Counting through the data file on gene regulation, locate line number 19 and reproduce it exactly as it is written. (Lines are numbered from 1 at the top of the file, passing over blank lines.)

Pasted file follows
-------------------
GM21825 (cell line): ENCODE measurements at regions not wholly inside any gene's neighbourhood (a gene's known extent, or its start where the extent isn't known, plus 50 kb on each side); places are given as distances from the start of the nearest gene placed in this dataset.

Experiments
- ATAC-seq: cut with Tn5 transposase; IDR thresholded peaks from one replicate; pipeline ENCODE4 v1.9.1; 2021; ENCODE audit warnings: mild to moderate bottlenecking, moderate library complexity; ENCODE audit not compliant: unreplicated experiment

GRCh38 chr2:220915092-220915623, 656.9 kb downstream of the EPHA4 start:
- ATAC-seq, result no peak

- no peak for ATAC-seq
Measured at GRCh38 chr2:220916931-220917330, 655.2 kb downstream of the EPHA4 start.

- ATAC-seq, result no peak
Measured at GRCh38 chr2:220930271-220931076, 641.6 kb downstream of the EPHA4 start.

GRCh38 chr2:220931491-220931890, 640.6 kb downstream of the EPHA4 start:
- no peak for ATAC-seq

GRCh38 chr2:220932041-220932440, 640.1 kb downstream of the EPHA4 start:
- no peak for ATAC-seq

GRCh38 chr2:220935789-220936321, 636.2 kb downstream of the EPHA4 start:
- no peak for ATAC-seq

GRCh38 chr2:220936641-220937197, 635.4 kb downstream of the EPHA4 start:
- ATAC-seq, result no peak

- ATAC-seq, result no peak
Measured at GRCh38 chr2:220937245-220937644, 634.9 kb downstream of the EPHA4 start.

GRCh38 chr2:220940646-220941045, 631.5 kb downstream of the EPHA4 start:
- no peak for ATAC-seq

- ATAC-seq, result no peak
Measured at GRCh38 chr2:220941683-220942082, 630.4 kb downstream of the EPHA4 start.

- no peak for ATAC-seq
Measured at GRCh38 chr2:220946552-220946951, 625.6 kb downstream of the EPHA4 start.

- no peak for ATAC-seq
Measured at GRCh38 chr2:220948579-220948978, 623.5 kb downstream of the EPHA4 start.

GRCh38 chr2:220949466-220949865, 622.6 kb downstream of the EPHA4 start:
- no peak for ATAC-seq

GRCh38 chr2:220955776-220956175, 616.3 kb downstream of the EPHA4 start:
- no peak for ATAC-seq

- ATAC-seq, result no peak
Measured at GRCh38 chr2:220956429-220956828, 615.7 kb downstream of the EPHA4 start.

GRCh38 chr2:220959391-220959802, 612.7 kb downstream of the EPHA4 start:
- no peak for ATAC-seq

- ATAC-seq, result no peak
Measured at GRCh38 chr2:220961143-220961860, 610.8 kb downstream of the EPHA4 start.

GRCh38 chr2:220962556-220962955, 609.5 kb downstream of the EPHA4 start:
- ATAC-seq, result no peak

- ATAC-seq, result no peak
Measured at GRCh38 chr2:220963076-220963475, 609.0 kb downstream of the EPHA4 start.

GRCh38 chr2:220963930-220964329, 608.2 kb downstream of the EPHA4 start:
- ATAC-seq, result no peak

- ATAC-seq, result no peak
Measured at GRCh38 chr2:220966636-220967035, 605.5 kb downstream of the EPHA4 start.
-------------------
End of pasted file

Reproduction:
Measured at GRCh38 chr2:220937245-220937644, 634.9 kb downstream of the EPHA4 start.